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CB1 cannabinoid receptor stimulation during adolescence impairs the maturation of GABA function in the adult rat prefrontal cortex

Abstract

Converging epidemiological studies indicate that cannabis abuse during adolescence increases the risk of developing psychosis and prefrontal cortex (PFC)-dependent cognitive impairments later in life. However, the mechanisms underlying the adolescent susceptibility to chronic cannabis exposure are poorly understood. Given that the psychoactive constituent of cannabis binds to the CB1 cannabinoid receptor, the present study was designed to determine the impact of a CB1 receptor agonist (WIN) during specific windows of adolescence on the functional maturation of the rat PFC. By means of local field potential recordings and ventral hippocampal stimulation in vivo, we found that a history of WIN exposure during early (postnatal days – P35–40) or mid-(P40–45) adolescence, but not in late adolescence (P50–55) or adulthood (P75–80), is sufficient to yield a state of frequency-dependent prefrontal disinhibition in adulthood comparable to that seen in the juvenile PFC. Remarkably, this prefrontal disinhibition could be normalized following a single acute local infusion of the GABA-Aα1 positive allosteric modulator Indiplon, suggesting that adolescent exposure to WIN causes a functional downregulation of GABAergic transmission in the PFC. Accordingly, in vitro recordings from adult rats exposed to WIN during adolescence demonstrate that local prefrontal GABAergic transmission onto layer V pyramidal neurons is markedly reduced to the level seen in the P30–35 PFC. Together, these results indicate that early and mid-adolescence constitute a critical period during which repeated CB1 receptor stimulation is sufficient to elicit an enduring state of PFC network disinhibition resulting from a developmental impairment of local prefrontal GABAergic transmission.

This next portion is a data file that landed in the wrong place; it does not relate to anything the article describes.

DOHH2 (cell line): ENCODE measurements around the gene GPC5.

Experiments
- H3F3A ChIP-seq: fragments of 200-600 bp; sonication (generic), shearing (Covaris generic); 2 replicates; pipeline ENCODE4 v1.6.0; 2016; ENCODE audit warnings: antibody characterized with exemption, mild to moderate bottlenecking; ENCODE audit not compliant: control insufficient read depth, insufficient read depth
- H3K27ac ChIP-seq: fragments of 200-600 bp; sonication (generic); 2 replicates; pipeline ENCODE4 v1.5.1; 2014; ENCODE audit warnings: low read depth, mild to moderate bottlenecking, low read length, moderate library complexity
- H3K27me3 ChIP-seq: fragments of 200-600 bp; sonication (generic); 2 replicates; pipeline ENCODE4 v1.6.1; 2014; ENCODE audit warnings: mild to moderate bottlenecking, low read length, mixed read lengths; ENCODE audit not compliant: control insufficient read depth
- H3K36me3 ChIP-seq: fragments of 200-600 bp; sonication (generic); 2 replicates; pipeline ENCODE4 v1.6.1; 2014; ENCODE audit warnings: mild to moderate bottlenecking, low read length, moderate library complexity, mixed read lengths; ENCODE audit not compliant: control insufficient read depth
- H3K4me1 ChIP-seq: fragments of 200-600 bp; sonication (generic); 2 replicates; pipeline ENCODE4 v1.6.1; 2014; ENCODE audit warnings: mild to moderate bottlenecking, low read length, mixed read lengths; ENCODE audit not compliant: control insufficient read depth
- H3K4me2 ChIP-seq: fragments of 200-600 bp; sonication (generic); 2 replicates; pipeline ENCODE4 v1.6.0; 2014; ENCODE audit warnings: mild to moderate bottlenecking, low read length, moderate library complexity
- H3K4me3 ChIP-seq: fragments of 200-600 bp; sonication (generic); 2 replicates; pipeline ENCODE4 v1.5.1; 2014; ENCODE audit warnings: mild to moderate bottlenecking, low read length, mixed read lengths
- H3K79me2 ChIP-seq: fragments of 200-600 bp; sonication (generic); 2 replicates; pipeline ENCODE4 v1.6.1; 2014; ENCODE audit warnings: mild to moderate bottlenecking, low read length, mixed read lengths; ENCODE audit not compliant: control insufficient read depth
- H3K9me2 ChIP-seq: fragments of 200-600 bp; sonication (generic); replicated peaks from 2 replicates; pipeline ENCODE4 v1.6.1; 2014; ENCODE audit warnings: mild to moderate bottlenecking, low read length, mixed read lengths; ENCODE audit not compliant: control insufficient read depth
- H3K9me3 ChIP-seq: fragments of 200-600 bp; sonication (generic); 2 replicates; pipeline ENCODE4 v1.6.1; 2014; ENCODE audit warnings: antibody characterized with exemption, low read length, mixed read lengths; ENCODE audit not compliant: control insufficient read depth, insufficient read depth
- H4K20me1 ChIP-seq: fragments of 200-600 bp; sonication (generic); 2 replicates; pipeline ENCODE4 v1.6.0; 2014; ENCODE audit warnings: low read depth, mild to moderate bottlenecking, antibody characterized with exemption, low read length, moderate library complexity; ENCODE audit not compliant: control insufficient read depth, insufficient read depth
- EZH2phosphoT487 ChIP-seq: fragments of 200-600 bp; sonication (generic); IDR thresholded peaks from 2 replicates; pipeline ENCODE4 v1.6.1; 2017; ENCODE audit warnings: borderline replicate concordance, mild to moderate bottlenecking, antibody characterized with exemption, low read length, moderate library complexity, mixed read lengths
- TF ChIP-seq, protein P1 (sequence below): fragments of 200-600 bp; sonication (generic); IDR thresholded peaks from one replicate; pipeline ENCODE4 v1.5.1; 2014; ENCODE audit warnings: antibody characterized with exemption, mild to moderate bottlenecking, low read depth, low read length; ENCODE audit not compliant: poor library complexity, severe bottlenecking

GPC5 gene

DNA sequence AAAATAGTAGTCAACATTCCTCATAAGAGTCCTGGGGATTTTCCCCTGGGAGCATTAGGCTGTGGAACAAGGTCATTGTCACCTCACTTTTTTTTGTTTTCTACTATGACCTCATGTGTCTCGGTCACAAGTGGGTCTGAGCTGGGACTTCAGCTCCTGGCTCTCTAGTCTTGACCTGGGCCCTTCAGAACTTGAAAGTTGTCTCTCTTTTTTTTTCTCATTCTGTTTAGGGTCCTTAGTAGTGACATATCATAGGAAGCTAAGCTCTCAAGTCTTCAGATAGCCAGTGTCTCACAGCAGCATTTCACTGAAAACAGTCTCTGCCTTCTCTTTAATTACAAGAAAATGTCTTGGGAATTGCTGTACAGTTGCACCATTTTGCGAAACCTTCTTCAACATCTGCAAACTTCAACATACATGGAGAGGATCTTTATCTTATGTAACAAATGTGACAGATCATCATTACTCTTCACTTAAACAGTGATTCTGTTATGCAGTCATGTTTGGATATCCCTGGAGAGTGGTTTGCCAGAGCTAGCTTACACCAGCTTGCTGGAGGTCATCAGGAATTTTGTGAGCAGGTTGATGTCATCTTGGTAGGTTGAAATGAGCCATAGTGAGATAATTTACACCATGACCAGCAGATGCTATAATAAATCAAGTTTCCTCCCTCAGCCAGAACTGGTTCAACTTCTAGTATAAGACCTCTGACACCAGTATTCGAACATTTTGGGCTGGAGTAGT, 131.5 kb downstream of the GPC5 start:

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Acknowledgements

We thank Dr Anthony West for helpful comments, and Ruvini Jayasinghe and Chanalee Hocharoen for technical assistance. Supported by Rosalind Franklin University of Medicine and Science, the Brain Research Foundation and NIH Grant R01-MH086507 to KYT.

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Correspondence to K Y Tseng.

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Cass, D., Flores-Barrera, E., Thomases, D. et al. CB1 cannabinoid receptor stimulation during adolescence impairs the maturation of GABA function in the adult rat prefrontal cortex. Mol Psychiatry 19, 536–543 (2014). https://doi.org/10.1038/mp.2014.14

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  • DOI: https://doi.org/10.1038/mp.2014.14

Keywords

  • adolescence
  • cannabinoid
  • CB1 receptor
  • GABA
  • prefrontal cortex
  • ventral hippocampus

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